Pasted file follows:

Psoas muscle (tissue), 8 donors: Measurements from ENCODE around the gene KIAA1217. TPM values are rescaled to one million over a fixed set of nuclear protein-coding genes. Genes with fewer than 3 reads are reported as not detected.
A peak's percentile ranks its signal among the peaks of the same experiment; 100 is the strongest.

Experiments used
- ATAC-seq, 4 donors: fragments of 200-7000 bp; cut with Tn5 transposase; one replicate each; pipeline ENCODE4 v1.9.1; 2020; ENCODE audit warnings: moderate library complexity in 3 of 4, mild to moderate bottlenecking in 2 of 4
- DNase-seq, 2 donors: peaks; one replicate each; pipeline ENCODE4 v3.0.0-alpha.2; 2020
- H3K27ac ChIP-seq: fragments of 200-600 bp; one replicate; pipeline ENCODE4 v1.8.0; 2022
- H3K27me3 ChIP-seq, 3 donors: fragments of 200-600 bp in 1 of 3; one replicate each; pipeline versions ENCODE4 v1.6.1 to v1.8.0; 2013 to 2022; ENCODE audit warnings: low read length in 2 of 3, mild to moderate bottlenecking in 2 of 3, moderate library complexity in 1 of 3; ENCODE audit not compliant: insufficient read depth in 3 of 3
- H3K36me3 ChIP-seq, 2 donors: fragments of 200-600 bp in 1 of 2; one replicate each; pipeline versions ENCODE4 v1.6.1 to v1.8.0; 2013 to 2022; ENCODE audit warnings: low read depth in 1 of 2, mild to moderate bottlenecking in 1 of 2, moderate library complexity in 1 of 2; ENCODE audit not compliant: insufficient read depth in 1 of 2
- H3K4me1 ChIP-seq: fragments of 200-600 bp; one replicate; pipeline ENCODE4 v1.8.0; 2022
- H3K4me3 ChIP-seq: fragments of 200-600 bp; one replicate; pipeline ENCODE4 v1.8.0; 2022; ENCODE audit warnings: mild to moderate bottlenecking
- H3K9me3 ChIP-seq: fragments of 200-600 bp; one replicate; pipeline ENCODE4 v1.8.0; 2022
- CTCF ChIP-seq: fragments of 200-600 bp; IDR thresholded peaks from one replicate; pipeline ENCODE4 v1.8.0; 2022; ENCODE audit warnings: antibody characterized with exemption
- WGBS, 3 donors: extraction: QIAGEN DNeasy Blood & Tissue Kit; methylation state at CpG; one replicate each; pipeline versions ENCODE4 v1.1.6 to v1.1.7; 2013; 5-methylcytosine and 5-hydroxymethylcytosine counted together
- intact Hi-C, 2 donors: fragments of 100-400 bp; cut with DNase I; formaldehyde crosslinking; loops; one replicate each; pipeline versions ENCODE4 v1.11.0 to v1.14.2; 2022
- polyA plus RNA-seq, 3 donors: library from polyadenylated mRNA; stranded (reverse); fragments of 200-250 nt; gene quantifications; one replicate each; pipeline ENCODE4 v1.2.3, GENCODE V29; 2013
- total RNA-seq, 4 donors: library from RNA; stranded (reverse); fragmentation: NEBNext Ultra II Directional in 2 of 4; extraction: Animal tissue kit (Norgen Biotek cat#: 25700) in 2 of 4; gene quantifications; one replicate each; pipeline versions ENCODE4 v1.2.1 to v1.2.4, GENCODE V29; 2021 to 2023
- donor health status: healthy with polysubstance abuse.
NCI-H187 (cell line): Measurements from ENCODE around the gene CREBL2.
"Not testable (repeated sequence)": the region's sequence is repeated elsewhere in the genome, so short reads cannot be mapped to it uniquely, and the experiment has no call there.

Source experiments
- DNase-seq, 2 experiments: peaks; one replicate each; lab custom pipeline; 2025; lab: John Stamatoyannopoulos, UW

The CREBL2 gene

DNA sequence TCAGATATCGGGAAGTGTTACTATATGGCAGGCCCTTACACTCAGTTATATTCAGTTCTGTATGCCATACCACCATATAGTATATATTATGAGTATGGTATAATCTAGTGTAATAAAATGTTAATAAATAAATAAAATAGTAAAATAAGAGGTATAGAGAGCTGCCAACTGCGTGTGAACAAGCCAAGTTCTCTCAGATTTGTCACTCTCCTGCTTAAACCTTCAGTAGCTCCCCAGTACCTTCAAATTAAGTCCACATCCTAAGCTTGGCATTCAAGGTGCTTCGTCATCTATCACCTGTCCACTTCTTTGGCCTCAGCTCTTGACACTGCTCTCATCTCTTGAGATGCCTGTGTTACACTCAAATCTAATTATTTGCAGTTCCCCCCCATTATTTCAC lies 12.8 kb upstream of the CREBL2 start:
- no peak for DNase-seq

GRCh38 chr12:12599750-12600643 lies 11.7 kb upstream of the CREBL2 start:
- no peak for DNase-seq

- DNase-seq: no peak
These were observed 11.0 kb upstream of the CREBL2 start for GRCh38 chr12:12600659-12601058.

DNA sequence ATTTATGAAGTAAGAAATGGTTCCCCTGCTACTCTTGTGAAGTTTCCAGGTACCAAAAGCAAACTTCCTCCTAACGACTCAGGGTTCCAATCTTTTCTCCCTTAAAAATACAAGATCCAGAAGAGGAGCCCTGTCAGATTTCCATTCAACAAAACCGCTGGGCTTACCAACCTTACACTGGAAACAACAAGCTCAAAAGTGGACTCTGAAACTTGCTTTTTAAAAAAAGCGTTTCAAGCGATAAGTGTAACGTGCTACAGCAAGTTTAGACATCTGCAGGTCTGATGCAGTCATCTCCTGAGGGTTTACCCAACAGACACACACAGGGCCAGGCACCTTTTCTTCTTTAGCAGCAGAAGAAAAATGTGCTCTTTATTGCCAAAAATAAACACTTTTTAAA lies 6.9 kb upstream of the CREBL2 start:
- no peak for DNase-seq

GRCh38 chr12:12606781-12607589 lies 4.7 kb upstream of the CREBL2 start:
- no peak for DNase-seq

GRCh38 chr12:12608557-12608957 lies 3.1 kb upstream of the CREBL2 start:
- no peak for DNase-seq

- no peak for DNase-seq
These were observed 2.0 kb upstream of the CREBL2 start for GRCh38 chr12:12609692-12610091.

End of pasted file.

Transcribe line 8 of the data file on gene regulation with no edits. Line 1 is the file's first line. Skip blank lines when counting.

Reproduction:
- H3K36me3 ChIP-seq, 2 donors: fragments of 200-600 bp in 1 of 2; one replicate each; pipeline versions ENCODE4 v1.6.1 to v1.8.0; 2013 to 2022; ENCODE audit warnings: low read depth in 1 of 2, mild to moderate bottlenecking in 1 of 2, moderate library complexity in 1 of 2; ENCODE audit not compliant: insufficient read depth in 1 of 2